Adult Ed students learning to code computer programs

An Hour of Code, A lifetime of Skills

Adult Ed students learning to code computer programsThis week The Tutorial Center-Bennington is participating in the international “Hour of Code 2017”, a weeklong worldwide celebration of computer science. Our activities are one of 138,441 registered global events occurring under this theme!

Our adult ed students are completing one-hour hands-on lessons in computer coding—designed to demystify coding and build enthusiasm for learning computer programming skills. Students show here are coding the steps to write a computer program. (Also known to many of you as rockin’ Minecraft!)

Students receive a Certificate of Completion for demonstrating an understanding of the basic concepts of Computer Science. Learning. It’s Everywhere.

Hour of Code Activities adult ed students participate in #hourofcode 2017

Nick Ritchie Graduates from Arlington High School

T’is the Season! Graduation!

Tutorial Center students are graduating throughout the region! Here are a few that we’ve captured so far. Congratulations to all of you for all the hard work and persistence – it was our honor to help you in this important step along your path.

Eaden Ryan graduates and is bound for the Vermont State Trooper Academy

Eaden Ryan achieved his LiHigh School Diploma through The Tutorial Center, Inc.

Laurie Lonergan Graduates from Arlington Memorial High School

Laurie Lonergan Graduates from Arlington High School

Nick Ritchie Graduates from Arlington Memorial High School

Nick Ritchie Graduates from Arlington High School

 

Dillon Williams working at The Tutorial Center

What Goes Around: Dillon Williams

Dillon Williams working at The Tutorial Center
roundcube-webmail-_-fwd_-community-food-cupboards-fall-newsletterThe individual and corporate support we get from the Northshire community is essential to our meeting the goals of our mission – so we understand how important sustained support can be. And, we try to pass that idea of community service on to our students, sometimes as an element of their personalized education plan. It works.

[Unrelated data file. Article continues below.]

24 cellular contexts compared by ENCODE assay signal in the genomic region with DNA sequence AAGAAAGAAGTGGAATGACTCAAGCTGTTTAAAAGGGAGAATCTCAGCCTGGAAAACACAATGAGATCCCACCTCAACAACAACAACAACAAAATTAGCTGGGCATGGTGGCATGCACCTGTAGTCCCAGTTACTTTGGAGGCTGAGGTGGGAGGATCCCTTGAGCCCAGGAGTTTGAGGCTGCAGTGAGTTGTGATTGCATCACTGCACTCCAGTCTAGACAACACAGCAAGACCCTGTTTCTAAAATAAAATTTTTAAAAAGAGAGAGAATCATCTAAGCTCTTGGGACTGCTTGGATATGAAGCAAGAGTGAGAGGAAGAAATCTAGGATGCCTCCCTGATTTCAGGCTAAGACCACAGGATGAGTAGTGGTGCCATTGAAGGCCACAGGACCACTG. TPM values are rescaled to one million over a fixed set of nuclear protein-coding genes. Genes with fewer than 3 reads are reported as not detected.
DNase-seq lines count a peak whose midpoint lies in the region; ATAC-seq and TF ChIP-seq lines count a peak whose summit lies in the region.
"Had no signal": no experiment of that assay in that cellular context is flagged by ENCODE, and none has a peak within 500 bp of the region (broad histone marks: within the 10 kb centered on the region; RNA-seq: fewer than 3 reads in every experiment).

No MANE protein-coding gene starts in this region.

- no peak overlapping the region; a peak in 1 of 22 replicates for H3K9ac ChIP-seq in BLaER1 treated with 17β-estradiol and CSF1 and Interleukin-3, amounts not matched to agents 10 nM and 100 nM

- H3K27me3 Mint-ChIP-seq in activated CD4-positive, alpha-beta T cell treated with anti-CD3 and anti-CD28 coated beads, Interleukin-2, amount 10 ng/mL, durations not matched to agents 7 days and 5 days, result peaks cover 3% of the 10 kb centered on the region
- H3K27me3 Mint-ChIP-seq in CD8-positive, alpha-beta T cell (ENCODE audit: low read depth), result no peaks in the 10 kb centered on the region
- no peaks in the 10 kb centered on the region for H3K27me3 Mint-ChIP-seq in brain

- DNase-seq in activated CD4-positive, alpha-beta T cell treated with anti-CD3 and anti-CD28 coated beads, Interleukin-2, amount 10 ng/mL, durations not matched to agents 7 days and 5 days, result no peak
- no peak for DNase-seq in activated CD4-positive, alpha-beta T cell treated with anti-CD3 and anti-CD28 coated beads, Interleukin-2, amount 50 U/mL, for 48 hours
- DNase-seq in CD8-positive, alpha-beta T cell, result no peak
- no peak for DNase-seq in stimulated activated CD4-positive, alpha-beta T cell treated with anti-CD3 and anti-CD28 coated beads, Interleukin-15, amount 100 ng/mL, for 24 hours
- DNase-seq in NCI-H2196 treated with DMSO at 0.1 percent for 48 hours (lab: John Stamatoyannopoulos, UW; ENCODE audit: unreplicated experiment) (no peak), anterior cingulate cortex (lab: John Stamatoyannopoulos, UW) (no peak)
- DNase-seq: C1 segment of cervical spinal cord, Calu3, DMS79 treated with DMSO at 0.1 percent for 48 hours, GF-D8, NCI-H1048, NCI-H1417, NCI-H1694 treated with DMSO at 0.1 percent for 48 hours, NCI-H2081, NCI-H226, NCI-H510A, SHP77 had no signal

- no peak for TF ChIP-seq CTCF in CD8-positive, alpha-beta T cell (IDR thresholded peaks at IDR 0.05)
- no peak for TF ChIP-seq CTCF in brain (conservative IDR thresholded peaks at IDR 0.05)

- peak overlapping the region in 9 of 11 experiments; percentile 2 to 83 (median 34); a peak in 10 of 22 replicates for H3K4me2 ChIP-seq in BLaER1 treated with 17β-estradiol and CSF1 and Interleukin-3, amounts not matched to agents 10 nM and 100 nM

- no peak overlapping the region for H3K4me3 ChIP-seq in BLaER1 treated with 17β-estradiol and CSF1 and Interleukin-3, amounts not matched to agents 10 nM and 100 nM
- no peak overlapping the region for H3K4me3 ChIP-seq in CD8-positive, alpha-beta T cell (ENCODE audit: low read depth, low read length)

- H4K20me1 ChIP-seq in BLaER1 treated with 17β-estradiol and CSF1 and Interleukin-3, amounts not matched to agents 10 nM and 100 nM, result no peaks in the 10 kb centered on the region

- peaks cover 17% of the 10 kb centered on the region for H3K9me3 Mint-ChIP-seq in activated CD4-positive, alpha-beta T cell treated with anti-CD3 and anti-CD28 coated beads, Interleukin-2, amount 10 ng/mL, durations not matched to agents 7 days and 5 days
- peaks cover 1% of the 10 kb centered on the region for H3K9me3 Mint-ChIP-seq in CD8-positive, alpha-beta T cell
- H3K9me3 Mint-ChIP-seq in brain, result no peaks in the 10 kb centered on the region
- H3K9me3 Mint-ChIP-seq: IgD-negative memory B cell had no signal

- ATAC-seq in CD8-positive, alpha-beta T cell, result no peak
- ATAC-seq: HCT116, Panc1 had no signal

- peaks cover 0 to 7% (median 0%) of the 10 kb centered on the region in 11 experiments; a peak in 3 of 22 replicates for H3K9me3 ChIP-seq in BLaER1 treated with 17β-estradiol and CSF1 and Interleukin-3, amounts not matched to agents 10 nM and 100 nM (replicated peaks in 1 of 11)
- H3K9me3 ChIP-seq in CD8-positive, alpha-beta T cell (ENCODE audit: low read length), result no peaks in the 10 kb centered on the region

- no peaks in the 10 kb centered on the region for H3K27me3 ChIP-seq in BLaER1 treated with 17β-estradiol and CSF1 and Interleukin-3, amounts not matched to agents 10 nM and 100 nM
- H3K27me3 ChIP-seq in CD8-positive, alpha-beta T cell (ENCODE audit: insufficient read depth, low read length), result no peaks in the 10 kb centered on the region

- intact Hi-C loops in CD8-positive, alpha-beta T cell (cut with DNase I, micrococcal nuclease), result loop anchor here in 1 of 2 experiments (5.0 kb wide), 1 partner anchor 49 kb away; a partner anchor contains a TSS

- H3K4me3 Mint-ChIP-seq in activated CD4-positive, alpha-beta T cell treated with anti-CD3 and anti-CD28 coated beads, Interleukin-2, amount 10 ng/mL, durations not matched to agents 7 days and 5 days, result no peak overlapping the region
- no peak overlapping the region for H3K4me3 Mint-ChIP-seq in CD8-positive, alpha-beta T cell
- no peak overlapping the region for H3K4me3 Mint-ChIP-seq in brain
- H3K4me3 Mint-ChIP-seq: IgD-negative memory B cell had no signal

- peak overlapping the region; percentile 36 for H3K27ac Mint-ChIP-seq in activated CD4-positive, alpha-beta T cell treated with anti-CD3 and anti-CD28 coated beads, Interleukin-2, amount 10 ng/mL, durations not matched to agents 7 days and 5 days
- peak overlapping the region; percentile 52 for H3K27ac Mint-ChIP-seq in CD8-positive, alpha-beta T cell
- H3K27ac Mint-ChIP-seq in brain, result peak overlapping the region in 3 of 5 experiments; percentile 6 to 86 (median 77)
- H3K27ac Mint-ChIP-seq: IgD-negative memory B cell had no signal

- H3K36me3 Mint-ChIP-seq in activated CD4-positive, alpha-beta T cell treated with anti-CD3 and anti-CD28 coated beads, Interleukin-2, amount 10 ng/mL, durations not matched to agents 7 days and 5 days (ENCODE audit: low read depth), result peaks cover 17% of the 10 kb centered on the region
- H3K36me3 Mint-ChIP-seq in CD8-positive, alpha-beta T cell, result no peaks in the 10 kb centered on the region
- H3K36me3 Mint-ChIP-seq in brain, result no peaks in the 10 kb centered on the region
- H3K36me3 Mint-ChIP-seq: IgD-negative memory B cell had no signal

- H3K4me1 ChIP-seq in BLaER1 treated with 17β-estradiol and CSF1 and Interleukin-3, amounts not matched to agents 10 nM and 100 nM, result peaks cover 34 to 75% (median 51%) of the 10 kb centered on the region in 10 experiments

Meet Dillon, an alternative high school education student, who was just recognized as a valuable volunteer by the Manchester Community Food Cupboard. We love that our students can work on personal development during their time with us and and help important organizations like The Community Food Cupboard continue its important work.

From the Community Food Cupboard Newsletter:

“Dillon Williams has been one of CFC’s most faithful volutheers for more than a year. Dillon is a student at The Tutorial Center and their Smokey House site in Danby, both of which have a strong focus on experiential learning and individualized instruction.

“He comes to work at CFC each Thursday moming with his instructor Jen Lalor and he is always ready to tackle whatever task needs doing. On a typical day, he can be seen stacking shelves, filling bags for the homebound, sorting produce, carrying and breaking down cardboand boxes, and much more.

“Dillon’s work here is not just an asset for CFC, it’s a. a valuable part of his school day, which provides real-world experience. During the past two summers, he has also worked in the Youth Agriculture Project in Manchester that teaches young adults how to grow and maintain an organic vegetable garden through sustainable methods, and he currently volun-teers at the Manchester Community Library as well.

“Dillon is a valued member of each of these communities and hopes to takes classes next year toward a computer science degree. Thank you, Dillon for all your hard work!”

Blending Education and Workforce Development: Carpentry

Blending Education with Workforce Development

Blending Education and Workforce Development: Geometry In our latest Learning POD taught by David Thomas of Blue Spruce Construction, Tutorial Center adult ed students in our Bennington location use their measurement and geometry skills to plan a birdhouse, then learn basic carpentry skills while each building their own.

This pre-tech level Learning POD combines applied math with knowledge of carpentry tools, materials, joinery, basic woodworking skills and shop safety. And somewhere soon some lucky birds will have new custom-built homes!

Thanks to Home Depot for their support by providing materials and supplies.

Blending Education and Workforce Development: Carpentry Blending Education and Workforce Development: Construction

James perfecting a pineapple upside down cake.

Innovative Adult Ed “Learning Pods” Blend Academics with Work Skills

Haluski, Latvian bread, fruit smoothies, upside down cake….now this is school!

Jessica perfects her stovetop teqhniques“There are a lot of amazing facts I’ve learned, especially since everything we cook, we start from scratch,” says Jessica. “This program made me very interested in baking, cooking, and gave me an idea of where I wanted to start in college.”

Over the winter, Adult Ed students in our “Cooking” pod have been building work and life skills (while strengthening their math and science) by learning to prepare, cook, and serve meals to TTC staff and other students.  TTC’s “learning pod” system is designed to motivate Adult Ed students by helping them apply knowledge and skills in real contexts that build skills that can be stepping stones to jobs.

This month we’ll be “building” more new skills and knowledge as a “Basic Carpentry” pod has just begun that will focus on tool use and materials understanding.